Jesus Communes with God and Fasts in the Wilderness for 40 Days and 40 Nights
Joseph Smith Translation, Matthew 4:1–2
1 Then Jesus was led up of the Spirit, into the wilderness, to be with God.
2 And when he had fasted forty days and forty nights, and had communed with God, he was afterwards an hungered, and was left to be tempted of the devil.
Elder Bruce R. McConkie wrote:
“Jesus did not go into the wilderness to be tempted of the devil; righteous men do not seek out temptation. He went ‘to be with God’ [JST, Matthew 4:1]. Probably He was visited by the Father; without question He received transcendent spiritual manifestations. The temptations came after He ‘had communed with God’ [JST, Matthew 4:2], ‘after forty days’ [JST, Luke 4:2]. The same was true in the case of Moses. He communed with God, saw the visions of eternity, and was then left unto himself to be tempted of the devil. After resisting temptation he again communed with Deity, gaining further light and revelation [see Moses 1].”
(Doctrinal New Testament Commentary, 3 vols. [1965–73], 1:128.)
“. . . [A]fter His baptism Jesus did what every person who is born of the Spirit should do: He withdrew from the thronging masses of humanity to a place apart to commune with God. Matthew’s account, as he originally wrote it, says: ‘Then’—that is, following His baptism— ‘Jesus was led up of the Spirit, into the wilderness, to be with God. And when he had fasted forty days and forty nights, and had communed with God, he was afterwards an hungered, and was left to be tempted of the devil’ [JST, Matthew 4:1–2]. Mark tells us He ‘was with the wild beasts; and the angels ministered unto him’ [JST, Mark 1:11]. Nothing more of this forty-day period is recorded, but we cannot do other than conclude it was a time of rejoicing and spiritual refreshment beyond anything ever experienced by mortal man on earth.”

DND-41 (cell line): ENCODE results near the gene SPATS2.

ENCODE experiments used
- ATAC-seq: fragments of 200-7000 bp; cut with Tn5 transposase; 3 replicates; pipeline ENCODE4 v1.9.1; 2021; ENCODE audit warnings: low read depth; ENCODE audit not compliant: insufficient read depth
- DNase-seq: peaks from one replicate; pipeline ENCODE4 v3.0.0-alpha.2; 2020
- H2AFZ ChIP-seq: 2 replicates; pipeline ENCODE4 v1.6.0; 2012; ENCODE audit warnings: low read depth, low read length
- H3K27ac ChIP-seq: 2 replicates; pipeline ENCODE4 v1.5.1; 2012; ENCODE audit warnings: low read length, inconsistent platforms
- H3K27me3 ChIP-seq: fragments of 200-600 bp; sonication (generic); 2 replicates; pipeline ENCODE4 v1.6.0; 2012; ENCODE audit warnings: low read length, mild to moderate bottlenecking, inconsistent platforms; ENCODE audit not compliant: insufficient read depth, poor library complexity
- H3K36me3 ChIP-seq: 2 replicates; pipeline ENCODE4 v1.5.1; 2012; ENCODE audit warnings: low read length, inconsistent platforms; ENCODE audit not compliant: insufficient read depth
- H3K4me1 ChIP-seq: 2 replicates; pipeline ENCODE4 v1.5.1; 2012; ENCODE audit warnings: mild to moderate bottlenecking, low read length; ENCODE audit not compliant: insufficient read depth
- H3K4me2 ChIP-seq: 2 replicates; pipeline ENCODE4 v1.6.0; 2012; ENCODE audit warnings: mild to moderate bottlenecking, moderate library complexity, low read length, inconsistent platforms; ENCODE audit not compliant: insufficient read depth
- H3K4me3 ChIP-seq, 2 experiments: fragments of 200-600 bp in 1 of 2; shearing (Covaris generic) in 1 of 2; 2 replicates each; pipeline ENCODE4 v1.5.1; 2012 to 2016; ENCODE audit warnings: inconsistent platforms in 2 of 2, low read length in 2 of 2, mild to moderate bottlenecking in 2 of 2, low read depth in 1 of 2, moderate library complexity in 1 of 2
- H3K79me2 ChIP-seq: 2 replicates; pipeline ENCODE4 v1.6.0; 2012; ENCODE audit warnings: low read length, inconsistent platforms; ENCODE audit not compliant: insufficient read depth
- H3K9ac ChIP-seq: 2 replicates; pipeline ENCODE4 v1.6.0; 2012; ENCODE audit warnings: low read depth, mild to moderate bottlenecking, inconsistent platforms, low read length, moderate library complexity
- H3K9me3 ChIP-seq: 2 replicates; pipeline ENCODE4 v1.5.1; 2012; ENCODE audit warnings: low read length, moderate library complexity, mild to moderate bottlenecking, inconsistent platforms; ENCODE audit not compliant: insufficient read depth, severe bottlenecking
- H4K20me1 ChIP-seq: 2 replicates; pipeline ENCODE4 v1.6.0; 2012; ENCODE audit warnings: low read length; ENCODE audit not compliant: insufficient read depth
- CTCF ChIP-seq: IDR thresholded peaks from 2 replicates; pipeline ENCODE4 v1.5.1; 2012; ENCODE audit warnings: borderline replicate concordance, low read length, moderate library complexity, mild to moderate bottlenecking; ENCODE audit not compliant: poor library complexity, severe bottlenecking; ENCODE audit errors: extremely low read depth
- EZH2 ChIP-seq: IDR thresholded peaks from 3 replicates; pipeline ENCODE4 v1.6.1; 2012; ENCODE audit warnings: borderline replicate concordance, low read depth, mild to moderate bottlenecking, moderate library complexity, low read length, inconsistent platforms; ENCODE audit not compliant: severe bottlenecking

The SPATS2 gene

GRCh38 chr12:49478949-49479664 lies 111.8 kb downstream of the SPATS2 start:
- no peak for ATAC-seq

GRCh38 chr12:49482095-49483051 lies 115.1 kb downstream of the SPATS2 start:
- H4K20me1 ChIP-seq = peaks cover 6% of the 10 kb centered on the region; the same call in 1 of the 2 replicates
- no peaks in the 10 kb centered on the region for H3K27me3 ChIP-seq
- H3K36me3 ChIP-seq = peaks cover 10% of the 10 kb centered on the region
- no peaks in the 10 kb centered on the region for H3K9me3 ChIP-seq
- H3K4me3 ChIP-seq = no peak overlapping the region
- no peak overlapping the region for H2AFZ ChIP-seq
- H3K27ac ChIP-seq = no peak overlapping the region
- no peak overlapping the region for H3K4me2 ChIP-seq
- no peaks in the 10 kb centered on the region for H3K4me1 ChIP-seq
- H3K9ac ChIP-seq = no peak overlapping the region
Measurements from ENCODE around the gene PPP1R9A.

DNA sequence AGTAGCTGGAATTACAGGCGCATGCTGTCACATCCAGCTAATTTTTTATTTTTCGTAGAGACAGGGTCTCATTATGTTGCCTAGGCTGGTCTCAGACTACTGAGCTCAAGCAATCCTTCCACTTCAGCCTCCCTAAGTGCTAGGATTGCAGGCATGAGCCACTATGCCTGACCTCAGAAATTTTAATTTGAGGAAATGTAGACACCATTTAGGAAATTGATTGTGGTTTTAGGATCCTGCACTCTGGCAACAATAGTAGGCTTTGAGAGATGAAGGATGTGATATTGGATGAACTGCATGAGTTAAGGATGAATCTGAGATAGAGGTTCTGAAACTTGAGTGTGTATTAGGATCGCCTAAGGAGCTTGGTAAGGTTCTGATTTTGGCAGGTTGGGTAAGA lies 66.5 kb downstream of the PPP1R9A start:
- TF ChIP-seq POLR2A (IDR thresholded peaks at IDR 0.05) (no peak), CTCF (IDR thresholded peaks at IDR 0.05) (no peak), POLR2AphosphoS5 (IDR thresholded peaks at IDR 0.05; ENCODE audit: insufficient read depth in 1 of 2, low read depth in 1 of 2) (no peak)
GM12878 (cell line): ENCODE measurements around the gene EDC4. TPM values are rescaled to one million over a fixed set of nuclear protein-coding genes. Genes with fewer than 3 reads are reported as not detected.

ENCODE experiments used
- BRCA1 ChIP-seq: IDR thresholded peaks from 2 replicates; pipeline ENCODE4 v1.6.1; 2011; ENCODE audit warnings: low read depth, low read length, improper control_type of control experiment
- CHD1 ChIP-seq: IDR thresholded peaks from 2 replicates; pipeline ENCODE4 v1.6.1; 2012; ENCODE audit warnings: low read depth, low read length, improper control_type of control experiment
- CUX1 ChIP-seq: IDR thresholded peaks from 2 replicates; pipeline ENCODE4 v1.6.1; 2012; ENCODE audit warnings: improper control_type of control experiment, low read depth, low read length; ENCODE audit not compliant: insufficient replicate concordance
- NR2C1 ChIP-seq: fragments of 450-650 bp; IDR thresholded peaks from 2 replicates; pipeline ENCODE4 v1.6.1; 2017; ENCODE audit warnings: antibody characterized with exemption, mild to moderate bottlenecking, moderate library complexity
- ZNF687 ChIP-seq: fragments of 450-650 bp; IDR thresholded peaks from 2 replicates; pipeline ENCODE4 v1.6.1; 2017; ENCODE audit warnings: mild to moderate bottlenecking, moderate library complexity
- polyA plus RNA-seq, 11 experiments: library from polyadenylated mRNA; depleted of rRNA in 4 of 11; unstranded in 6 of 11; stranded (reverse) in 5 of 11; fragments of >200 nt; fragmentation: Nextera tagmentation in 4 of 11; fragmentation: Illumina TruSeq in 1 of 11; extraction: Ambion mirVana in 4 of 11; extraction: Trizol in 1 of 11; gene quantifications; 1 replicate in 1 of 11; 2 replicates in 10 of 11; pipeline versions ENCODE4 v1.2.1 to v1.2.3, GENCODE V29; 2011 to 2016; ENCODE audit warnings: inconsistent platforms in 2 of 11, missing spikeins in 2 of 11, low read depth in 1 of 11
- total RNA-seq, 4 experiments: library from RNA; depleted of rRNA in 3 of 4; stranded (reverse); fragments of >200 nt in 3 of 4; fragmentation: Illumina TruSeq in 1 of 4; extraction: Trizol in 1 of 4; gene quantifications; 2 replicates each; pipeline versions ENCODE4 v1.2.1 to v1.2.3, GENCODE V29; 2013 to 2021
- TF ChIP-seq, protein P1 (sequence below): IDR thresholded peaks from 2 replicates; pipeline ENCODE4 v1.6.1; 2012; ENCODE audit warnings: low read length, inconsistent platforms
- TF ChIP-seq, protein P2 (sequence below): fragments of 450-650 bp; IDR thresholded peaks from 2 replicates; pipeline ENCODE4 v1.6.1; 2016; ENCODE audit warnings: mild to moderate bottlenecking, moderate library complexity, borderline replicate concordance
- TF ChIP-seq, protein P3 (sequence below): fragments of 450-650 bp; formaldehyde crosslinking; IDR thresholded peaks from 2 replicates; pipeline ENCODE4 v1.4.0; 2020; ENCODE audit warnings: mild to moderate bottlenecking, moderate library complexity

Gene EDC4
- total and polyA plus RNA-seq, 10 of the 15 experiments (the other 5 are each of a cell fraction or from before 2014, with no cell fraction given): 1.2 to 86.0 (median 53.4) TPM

(The Mortal Messiah: From Bethlehem to Calvary, 4 vols. [1979–81], 1:408–9.)